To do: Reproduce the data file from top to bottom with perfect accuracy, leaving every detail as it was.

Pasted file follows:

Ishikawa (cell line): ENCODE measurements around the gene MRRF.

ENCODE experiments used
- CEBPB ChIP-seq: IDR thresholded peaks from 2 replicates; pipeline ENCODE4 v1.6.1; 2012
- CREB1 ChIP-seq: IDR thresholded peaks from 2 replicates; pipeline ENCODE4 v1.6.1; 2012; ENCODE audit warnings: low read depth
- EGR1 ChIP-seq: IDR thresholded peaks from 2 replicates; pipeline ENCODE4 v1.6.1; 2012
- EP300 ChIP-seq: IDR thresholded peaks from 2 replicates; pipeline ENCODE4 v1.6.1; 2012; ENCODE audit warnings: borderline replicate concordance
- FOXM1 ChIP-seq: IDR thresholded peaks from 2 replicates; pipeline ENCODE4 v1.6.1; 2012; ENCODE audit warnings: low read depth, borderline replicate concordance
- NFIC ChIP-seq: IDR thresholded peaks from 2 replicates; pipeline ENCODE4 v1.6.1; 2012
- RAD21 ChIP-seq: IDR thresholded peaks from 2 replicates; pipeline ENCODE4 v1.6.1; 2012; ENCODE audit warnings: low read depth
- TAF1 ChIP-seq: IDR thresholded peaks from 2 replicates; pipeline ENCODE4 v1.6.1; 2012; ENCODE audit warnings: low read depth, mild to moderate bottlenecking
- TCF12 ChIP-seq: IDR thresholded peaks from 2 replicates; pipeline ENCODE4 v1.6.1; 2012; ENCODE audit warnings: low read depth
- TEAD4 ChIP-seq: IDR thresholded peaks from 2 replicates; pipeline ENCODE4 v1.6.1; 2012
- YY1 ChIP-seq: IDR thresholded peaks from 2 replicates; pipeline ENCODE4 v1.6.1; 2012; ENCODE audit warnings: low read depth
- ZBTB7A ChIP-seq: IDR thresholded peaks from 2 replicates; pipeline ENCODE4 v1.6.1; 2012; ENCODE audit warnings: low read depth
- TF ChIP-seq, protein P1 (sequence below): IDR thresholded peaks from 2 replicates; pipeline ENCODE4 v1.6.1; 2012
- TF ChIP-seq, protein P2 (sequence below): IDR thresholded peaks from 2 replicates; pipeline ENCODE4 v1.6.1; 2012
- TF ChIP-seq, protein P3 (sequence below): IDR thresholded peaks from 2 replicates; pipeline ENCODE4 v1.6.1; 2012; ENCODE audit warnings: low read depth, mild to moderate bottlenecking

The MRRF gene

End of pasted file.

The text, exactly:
Ishikawa (cell line): ENCODE measurements around the gene MRRF.

ENCODE experiments used
- CEBPB ChIP-seq: IDR thresholded peaks from 2 replicates; pipeline ENCODE4 v1.6.1; 2012
- CREB1 ChIP-seq: IDR thresholded peaks from 2 replicates; pipeline ENCODE4 v1.6.1; 2012; ENCODE audit warnings: low read depth
- EGR1 ChIP-seq: IDR thresholded peaks from 2 replicates; pipeline ENCODE4 v1.6.1; 2012
- EP300 ChIP-seq: IDR thresholded peaks from 2 replicates; pipeline ENCODE4 v1.6.1; 2012; ENCODE audit warnings: borderline replicate concordance
- FOXM1 ChIP-seq: IDR thresholded peaks from 2 replicates; pipeline ENCODE4 v1.6.1; 2012; ENCODE audit warnings: low read depth, borderline replicate concordance
- NFIC ChIP-seq: IDR thresholded peaks from 2 replicates; pipeline ENCODE4 v1.6.1; 2012
- RAD21 ChIP-seq: IDR thresholded peaks from 2 replicates; pipeline ENCODE4 v1.6.1; 2012; ENCODE audit warnings: low read depth
- TAF1 ChIP-seq: IDR thresholded peaks from 2 replicates; pipeline ENCODE4 v1.6.1; 2012; ENCODE audit warnings: low read depth, mild to moderate bottlenecking
- TCF12 ChIP-seq: IDR thresholded peaks from 2 replicates; pipeline ENCODE4 v1.6.1; 2012; ENCODE audit warnings: low read depth
- TEAD4 ChIP-seq: IDR thresholded peaks from 2 replicates; pipeline ENCODE4 v1.6.1; 2012
- YY1 ChIP-seq: IDR thresholded peaks from 2 replicates; pipeline ENCODE4 v1.6.1; 2012; ENCODE audit warnings: low read depth
- ZBTB7A ChIP-seq: IDR thresholded peaks from 2 replicates; pipeline ENCODE4 v1.6.1; 2012; ENCODE audit warnings: low read depth
- TF ChIP-seq, protein P1 (sequence below): IDR thresholded peaks from 2 replicates; pipeline ENCODE4 v1.6.1; 2012
- TF ChIP-seq, protein P2 (sequence below): IDR thresholded peaks from 2 replicates; pipeline ENCODE4 v1.6.1; 2012
- TF ChIP-seq, protein P3 (sequence below): IDR thresholded peaks from 2 replicates; pipeline ENCODE4 v1.6.1; 2012; ENCODE audit warnings: low read depth, mild to moderate bottlenecking

The MRRF gene